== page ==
Chelsea Clinton, Hedy Lamarr, Shakespeare as author of Titus Andronicus (seen in the family of “torture-porn” art), and Damien Hirst, major-major painter of images ( “dead animals—sharks, zebras, piglets. . . and cigarette butts,” according to The New York Times), Alvin Plantinga and God share page one of The Arts section of the print edition of The New York Times on December 14. All but Plantinga are from genres and types that are regularly visible on such a page. God is familiar there but, in the nature of the case, is invisible. Plantinga is a Christian philosopher, of a caste not familiar there. What did Jennifer Schuessler and her editors find about Plantinga that “warranted” his being featured in unfamiliar media territory?
What was it about Plantinga that “warranted” his being featured in this Sightings, which too rarely discusses Analytical Philosophy with a Christian cast and focus? Speculate: could it be that after two recent columns on “atheism” we wanted to follow media habits and give “theism” equal time? Or after fifty weeks of “public religion” of noisy sorts, was it time for accent on the life of the mind, a way of celebrating sacred holidays in the secular mix? Or could it simply be that Plantinga and theism deserve such notice? Answer: mainly the last of these.
A few decades ago religious and Christian and contemporary Protestant-related philosophy were invisible in the prestigious American Philosophical Association. Then Plantinga, colleagues, students, and other “unapologetically Christian philosophers started raising questions, challenging with puzzles or paradoxes, and making a compelling case that theism has warrants—there’s that word again, so familiar for readers of books by Plantinga. Before long, decades ago, this Christian philosopher became president of the APA and, I’m told, a Christian philosophers’ caucus, outdrew the others.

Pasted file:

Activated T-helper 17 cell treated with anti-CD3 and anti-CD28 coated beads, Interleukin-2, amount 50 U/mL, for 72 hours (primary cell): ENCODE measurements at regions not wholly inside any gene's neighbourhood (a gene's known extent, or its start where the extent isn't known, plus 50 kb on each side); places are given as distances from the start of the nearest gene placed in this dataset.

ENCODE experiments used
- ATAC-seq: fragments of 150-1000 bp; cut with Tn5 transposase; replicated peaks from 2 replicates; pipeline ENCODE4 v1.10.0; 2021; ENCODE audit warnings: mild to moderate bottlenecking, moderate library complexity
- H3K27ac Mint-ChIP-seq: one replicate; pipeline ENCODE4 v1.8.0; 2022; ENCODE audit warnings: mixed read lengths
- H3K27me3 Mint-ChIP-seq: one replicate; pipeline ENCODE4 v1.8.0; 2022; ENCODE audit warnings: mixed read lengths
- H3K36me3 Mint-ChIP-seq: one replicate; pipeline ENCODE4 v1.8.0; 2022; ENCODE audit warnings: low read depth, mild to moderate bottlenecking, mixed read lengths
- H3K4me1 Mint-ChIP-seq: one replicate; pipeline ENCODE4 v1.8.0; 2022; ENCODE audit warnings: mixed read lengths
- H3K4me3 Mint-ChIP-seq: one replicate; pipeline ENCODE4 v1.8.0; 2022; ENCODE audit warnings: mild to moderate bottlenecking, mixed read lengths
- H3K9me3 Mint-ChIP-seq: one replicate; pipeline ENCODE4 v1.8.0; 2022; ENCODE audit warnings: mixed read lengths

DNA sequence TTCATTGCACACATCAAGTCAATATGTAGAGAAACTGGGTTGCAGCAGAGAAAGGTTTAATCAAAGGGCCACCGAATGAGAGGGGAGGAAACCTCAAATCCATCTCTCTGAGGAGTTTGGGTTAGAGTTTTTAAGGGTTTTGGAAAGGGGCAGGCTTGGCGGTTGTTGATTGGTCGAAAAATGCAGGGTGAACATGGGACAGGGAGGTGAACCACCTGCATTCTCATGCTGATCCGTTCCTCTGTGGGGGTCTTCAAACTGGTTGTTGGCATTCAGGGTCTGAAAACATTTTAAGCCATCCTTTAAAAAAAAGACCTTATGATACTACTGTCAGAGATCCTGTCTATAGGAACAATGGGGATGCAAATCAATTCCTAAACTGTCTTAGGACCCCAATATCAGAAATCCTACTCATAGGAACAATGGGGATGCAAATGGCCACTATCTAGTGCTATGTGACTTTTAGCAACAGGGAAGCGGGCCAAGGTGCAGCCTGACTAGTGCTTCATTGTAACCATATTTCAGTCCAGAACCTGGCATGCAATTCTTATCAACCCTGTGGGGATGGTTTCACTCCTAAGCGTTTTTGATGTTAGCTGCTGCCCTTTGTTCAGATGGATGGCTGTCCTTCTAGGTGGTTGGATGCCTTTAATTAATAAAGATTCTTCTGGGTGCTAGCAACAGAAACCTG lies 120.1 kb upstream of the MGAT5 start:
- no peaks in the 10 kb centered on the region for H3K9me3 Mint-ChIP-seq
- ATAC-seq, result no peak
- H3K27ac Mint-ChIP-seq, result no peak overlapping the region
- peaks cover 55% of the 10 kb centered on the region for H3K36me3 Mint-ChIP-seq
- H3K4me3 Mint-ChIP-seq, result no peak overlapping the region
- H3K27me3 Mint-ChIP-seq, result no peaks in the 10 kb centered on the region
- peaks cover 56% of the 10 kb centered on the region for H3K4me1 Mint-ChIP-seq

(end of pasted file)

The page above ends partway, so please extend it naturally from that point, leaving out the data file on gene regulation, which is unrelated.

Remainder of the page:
Having said, a couple of weeks ago, that most Christians aren’t Christian because they can “prove the existence of God” and no atheists can “prove the non-existence of God,” I seemed to be slighting the efforts of Plantinga and others who employ contemporary methods of “doing” philosophy and then minister to those who have questions about the “warrants” for talking in philosophical terms about God. Plantinga knows his limits, but reasons on effectively, as he has done through a career at Calvin College and the University of Notre Dame, clearing debris from the minds of those who have been stunned by the atheist and anti-theist thinkers whom Plantinga and his school so reasonably counter.
Ms. Schuessler: “Mr. Plantinga readily admits that he has no proof that God exists. But he also thinks that doesn’t matter. Belief in God, he argues, is what philosophers call a basic belief. It is no more in need of proof than the belief that the past exists, or that other people have minds, or that one plus one equals two.” He takes his thoughts from there and soon reasons in a way that relates positively to Charles Darwin. Plantinga, at ease with both speaking and listening to non- and a- and anti-theists, convinces many that contemporary dismissals of theistic philosophy and Christian faith are not “warranted” in the ways that have crowded God off the agendas of philosophers and the public mind. (Is that one of the “other minds” of which Plantinga likes to speak?)
So, we enter into the record at year’s end this agenda item which urges serious people to pay attention to the case for Christian philosophy after its long exile from public discourse. As for more on themes like this: “See you next year.”
Jennifer Schuessler, “Philosopher Sticks Up for God,” New York Times, December 13, 2011.
Martin E. Marty’s biography, publications, and contact information can be found at www.memarty.com.
In this month’s Religion and Culture Web Forum, Emanuelle Burton’s “Whose Lion Is It, Anyway?” argues that scholarly commentary on C.S. Lewis’ Chronicles of Narnia is too dominated by the Christian academy; thus, it often fails to understand (or to serve) a major portion of the books’ audience: readers who are uninterested in, or even disturbed by, the Chronicles’ “parallels to the Christian salvation story.” Writes Burton, “Simply put, it is time for Narnia criticism to broaden its horizons: to acknowledge a wider array of readers, and to take seriously the question of what draws so many readers to the books without drawing them closer to Christianity.”
Sightings comes from the Martin Marty Center at the University of Chicago Divinity School.